Dir: Ivo Marloh | Doc | UK | 90′
The wild Mongolian horse was Genghis Khan’s weapon of choice when he conquered the hostile wolf-infested steppes of the World’s largest land-locked country. And the Mongol Derby is the world’s longest and most gruelling horse race at 1000 kilometres. Inspired by Ghenghis Khan’s Urtuu postal system it courses through the northern territory of this vast Asian country where the self-navigating riders – and their resilient mounts – occasionally stop to rest and re-feul at these 27 posting stations, and there is one every 40 kilometres.
An endurance test for those who relish things that go wrong – and here they invariably do – and Hollywood fare such as Bite the Bullet (1975) and Hidalgo (2004) both dramatised this epic struggle, and Otto Bell’s recent documentary The Eagle Huntress (2016) takes place on similar terrain. But Ivo Marloh has captured the real thing on the hoof in his brilliant widescreen adventure that gets down and dirty and up close and personal with the horses themselves (who are not to be petted) and their intrepid riders who have travelled from far and wide (South Africa, Ireland, Texas and Canada) to win the race, and win it whatever the cost (should they fall off mid station, it’s a long onward hike, or maybe even death).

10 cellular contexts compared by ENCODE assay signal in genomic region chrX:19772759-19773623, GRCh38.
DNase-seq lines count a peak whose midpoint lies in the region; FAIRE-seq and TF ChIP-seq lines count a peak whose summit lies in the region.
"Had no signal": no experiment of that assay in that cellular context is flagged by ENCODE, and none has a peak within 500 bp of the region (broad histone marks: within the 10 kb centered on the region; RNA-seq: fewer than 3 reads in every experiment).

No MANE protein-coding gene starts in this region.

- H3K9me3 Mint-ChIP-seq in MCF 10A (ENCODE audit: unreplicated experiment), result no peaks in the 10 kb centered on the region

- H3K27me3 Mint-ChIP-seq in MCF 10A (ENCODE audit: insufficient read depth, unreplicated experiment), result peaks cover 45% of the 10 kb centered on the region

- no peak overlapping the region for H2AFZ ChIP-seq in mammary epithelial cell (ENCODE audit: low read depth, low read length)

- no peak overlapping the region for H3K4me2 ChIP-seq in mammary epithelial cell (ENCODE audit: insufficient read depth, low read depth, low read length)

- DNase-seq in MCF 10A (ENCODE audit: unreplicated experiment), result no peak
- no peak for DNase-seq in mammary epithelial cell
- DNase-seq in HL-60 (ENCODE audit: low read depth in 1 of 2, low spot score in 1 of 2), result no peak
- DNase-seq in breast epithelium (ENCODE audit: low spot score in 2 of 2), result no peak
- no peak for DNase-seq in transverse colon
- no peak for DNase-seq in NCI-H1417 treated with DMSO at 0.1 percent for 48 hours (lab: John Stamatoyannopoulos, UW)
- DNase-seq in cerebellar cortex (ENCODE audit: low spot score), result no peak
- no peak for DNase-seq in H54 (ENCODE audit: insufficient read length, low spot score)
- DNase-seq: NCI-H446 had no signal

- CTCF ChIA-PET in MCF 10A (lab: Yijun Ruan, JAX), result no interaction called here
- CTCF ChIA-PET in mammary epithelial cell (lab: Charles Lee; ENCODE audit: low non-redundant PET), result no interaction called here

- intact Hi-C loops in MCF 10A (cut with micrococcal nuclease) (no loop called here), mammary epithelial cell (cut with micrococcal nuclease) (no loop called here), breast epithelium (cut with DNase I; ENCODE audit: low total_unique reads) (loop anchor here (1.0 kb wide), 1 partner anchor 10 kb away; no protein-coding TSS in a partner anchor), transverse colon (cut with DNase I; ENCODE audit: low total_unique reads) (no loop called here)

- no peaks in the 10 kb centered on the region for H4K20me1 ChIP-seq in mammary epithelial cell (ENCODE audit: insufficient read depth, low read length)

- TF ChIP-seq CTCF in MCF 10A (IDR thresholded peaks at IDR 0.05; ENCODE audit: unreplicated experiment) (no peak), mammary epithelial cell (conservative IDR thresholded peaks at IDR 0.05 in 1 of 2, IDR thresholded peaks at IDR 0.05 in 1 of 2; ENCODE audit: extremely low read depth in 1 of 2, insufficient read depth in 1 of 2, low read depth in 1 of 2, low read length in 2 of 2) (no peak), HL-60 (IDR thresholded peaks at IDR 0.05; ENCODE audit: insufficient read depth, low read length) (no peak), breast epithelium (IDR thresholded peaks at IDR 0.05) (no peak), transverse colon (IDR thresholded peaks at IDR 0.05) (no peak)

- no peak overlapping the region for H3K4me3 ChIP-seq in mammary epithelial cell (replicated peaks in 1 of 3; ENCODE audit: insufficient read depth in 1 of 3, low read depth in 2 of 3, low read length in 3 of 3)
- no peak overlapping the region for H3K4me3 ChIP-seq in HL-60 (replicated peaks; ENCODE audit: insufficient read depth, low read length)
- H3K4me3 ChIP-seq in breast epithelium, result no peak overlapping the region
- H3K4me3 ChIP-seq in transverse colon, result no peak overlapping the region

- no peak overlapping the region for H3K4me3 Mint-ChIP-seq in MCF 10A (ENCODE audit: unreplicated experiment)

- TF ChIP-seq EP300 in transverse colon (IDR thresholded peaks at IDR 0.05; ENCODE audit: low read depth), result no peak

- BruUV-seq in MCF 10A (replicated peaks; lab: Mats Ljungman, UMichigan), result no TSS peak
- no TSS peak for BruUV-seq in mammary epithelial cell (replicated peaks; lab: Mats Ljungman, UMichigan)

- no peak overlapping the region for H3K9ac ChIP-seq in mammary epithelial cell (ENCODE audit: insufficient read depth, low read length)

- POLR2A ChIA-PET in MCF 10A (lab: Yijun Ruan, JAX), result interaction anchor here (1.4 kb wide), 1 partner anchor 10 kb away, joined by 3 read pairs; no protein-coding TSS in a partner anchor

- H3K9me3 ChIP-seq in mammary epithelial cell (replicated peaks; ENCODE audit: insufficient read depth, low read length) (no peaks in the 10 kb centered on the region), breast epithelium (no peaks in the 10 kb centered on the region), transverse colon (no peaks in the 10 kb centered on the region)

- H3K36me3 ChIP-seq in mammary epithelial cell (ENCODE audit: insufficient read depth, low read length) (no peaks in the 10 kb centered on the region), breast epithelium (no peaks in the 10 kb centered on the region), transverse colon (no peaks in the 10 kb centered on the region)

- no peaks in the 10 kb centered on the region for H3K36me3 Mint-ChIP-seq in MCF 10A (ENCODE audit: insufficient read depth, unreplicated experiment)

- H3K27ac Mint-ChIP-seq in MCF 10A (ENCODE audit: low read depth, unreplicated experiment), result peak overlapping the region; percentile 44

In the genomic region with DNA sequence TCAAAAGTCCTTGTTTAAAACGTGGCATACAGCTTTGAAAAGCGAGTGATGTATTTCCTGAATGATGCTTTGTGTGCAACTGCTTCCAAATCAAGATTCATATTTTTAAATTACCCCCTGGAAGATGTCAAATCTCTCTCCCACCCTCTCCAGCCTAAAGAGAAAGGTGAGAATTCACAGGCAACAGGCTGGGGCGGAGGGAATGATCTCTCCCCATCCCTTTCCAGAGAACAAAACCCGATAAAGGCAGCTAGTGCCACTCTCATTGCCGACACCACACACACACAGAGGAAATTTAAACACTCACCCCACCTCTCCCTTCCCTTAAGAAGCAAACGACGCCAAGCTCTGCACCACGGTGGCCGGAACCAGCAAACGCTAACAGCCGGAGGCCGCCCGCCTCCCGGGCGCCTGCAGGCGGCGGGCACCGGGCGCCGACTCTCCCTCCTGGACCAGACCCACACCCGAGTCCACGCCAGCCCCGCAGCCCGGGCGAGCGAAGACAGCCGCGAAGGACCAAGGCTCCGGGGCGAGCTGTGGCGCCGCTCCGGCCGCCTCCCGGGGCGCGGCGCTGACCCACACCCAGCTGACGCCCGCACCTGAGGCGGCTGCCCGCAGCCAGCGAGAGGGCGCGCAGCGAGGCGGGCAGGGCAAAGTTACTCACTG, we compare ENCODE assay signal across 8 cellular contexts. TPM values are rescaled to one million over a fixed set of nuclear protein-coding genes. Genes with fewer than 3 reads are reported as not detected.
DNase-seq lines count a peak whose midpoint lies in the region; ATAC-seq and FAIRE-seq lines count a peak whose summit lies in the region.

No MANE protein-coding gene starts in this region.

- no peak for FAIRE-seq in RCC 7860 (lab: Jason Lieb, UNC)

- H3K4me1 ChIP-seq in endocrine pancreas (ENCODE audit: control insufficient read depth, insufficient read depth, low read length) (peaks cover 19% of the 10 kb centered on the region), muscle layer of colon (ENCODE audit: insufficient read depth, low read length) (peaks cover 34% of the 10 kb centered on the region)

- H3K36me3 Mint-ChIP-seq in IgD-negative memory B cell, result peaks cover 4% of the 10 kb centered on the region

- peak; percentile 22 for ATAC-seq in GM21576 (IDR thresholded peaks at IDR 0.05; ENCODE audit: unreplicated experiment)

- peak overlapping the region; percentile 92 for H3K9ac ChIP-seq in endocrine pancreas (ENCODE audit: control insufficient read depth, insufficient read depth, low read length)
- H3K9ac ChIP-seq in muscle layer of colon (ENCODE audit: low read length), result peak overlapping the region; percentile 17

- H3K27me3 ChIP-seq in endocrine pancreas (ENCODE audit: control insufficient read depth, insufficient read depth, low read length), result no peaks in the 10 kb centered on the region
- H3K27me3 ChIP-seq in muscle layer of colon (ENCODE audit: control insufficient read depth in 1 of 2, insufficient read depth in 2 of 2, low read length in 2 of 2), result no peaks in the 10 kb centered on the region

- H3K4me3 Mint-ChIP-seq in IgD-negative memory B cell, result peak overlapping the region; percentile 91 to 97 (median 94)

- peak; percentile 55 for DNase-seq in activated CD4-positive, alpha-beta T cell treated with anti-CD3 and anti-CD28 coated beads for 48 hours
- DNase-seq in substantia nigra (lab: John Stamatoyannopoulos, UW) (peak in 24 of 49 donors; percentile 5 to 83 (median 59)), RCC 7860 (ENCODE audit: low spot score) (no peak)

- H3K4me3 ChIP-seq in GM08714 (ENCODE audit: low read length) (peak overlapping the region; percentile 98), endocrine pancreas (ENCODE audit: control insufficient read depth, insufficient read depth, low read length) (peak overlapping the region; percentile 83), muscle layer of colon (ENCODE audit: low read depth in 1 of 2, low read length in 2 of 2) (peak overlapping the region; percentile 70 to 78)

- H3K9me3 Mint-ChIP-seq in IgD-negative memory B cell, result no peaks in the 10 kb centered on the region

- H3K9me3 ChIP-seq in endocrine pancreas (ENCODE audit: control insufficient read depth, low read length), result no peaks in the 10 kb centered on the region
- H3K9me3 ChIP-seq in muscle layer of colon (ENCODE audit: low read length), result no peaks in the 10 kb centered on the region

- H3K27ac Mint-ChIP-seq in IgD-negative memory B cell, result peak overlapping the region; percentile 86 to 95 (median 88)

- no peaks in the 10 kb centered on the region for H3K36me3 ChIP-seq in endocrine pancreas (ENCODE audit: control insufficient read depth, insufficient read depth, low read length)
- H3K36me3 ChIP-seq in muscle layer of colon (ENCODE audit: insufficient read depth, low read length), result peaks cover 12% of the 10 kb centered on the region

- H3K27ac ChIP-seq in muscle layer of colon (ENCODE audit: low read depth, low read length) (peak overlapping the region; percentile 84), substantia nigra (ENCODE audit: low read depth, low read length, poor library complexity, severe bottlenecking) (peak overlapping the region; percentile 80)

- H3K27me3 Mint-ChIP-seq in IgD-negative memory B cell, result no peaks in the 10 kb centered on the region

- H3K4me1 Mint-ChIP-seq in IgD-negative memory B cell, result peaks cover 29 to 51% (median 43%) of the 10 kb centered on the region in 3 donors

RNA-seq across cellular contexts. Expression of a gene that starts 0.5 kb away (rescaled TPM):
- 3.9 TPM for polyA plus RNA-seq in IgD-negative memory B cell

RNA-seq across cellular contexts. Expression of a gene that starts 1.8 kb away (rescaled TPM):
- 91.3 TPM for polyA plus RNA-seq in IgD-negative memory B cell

The going gets tough and unpredictable – often unbearably so, but the riders must persevere against the odds: injury, buzzing insects, heat exhaustion and the elements soon take their toll. And Marloh is there in the thick of it, delivering an exhilarating watch from close quarters while also exploring the human story of a remote community struggling to survive in their ancient pastoral tradition. “This is the Wild frickin’ West” says one rider. And we feel his pain. But this is rip-roaring entertainment – and not for the feint-hearted. MT
THE MONGOL DERBY IS AN ANNUAL EVENT THAT TAKES PLACE IN AUGUST